Christian orthodoxy believes in an eternity which, as it is superhuman, is supra-terrestrial; and the real world being a world of spirit, man's fate is not dependent upon the vicissitudes of this planet, but may be translated by Divine purpose into a realm apart from our pres-
ent world of space and time. In this certitude, Christians escape from the problem of degradation of energy; but Adams, however much he might revere the Virgin of Chartres as incarnation of the idea and as a symbol of eternal beauty, could not put credence in the idea of Providence. He was determined that history must be "scientific"; although so independent of mind, he complied willingly with the well-known tendency of metaphysics and theology to follow the lead of scientific theory; he found it impossible to disbelieve Thomson and Pearson and Kelvin. If science "should prove that society must at a given time revert to the church and recover its old foundation of religion, it commits suicide." The phase of religion was far nobler, to Adams' mind, than the phase of electricity; but he felt himself borne irresistibly along by the wave of progress. One might reverence the Virgin, in the Electric Phase; but one could not really worship. The blunt noncomformist piety of John Adams gave way to the doubts of John Quincy Adams, the humanitarianism of Charles Francis Adams, the despair of Henry Adams. Belief in Providence, so enduringly rooted in Burke's conservatism, was lost in the vicissitudes of New England's conservative thought.
Just one moral support in trial was nearly sufficient, Adams once wrote to Henry Osborn Taylor, and that the Stoic--but only "in theory." Marcus Aurelius was Adams' type of highest human attainment, and with the Antonine ended the story of moral adjustment. Irving Babbitt refers to "the desolate and pathetic Marcus Aurelius," and indeed the spectacle of the Emperor's devouring loneliness takes on renewed and frightening significance when contemplated with his disciple Henry Adams in the foreground. "The kinetic theory of gas is an assertion of ultimate chaos," said Adams. "In plain words, Chaos was the law of nature; Order was the dream of man. . . . The Church alone had constantly protested that anarchy was not order, that Satan was not God, that pantheism was worse than atheism, and that Unity could not be proved as a contradiction." Karl Pearson seemed to agree with the Church; and so, in passionate desire, did Adams himself; but his overmastering Adams rationality could not submit to his heart. Paul Elmer More, a conservative of the next generation, writes thus of Henry Adams' frustrated conservative loyalties:This breed of New England, of whom he was so consciously a titled representative, had once come out from the world for the sake of a religious and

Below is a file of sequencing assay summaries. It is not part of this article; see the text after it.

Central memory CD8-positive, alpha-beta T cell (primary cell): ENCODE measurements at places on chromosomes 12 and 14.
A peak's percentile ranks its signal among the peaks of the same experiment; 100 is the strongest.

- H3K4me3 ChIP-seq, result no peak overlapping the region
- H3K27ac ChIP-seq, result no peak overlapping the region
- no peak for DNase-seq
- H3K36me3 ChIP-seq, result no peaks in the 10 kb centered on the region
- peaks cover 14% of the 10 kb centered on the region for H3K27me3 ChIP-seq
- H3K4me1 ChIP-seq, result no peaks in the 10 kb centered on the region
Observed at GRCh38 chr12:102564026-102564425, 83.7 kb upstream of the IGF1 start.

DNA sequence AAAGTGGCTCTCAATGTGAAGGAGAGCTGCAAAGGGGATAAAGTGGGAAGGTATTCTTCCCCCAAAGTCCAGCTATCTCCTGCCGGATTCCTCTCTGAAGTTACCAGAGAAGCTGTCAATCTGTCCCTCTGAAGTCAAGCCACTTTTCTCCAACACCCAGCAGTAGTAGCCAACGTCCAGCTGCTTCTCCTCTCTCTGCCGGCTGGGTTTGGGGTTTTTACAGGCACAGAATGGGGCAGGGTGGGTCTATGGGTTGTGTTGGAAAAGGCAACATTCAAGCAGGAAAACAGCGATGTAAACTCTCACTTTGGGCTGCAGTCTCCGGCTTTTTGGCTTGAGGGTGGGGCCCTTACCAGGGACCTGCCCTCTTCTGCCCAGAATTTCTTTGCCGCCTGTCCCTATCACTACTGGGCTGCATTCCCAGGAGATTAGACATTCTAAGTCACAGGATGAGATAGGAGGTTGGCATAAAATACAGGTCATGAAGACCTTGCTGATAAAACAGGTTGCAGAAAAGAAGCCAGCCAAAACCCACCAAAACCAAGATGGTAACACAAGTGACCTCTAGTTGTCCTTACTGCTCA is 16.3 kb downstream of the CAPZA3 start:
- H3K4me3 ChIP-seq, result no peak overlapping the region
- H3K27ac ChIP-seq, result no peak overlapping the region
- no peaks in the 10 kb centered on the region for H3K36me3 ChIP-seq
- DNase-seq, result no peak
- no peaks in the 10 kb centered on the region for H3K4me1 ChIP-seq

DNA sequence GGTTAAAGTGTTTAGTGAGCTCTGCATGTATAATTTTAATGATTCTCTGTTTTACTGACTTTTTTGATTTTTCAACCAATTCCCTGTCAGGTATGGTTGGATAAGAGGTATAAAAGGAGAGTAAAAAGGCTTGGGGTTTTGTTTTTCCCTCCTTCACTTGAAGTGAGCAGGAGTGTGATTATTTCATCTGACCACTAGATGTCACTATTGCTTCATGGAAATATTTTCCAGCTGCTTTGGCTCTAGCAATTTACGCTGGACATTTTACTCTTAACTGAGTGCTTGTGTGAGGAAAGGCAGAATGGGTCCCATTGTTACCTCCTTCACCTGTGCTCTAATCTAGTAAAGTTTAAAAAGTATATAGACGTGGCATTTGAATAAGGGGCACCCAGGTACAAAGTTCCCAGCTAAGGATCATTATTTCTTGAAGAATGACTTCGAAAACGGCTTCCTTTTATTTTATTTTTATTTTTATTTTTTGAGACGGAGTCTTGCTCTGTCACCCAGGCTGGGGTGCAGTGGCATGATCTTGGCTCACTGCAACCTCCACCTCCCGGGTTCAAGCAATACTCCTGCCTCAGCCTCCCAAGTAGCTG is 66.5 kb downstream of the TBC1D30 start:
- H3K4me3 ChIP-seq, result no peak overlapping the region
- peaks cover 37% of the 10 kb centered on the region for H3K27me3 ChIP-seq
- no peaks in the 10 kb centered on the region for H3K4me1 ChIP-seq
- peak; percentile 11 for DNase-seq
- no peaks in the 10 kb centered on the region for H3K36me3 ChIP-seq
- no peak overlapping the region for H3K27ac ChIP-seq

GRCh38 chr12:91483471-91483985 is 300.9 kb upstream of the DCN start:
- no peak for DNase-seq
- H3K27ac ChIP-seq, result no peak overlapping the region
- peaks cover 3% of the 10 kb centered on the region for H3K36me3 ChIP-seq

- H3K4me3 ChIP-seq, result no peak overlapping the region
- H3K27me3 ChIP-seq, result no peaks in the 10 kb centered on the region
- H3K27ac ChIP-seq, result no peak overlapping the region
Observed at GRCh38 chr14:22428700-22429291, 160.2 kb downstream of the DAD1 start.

political affirmation-the two were originally one-to confirm which they were ready to deny all the other values of life. For the liberty to follow this affirmation they would discard tradition and authority and form and symbol and all that ordinarily binds men together in the bonds of habit. But the liberty of denying may itself become a habit. The intellectual history of New England is in fact the record of the encroachment of this liberty upon the very affirmation for which it was at first the bulwark. By a gradual elimination of its positive content the faith of the people had passed from Calvinism to Unitarianism, and from this to free thinking, until in the days of our Adams there was little left to the intellect but a great denial.
Here an heir of Hooker and Laud sits in judgment on an inheritor of Mather and Cotton. Deprived of the sanctions of religion, does conservative instinct verge toward extinction? The ideas of the house of Adams, carried by Henry Adams to their twentieth-century philosophical culmination, obtained their political summary in the writings of Brooks Adams--like his brother, fascinated by that determinism the consequences of which he hated.
Thursday, 26 November 2009
From Russell Kirk, The Conservative Mind from Burke to Santayana (Chicago: Henry Regnery Company, 1953).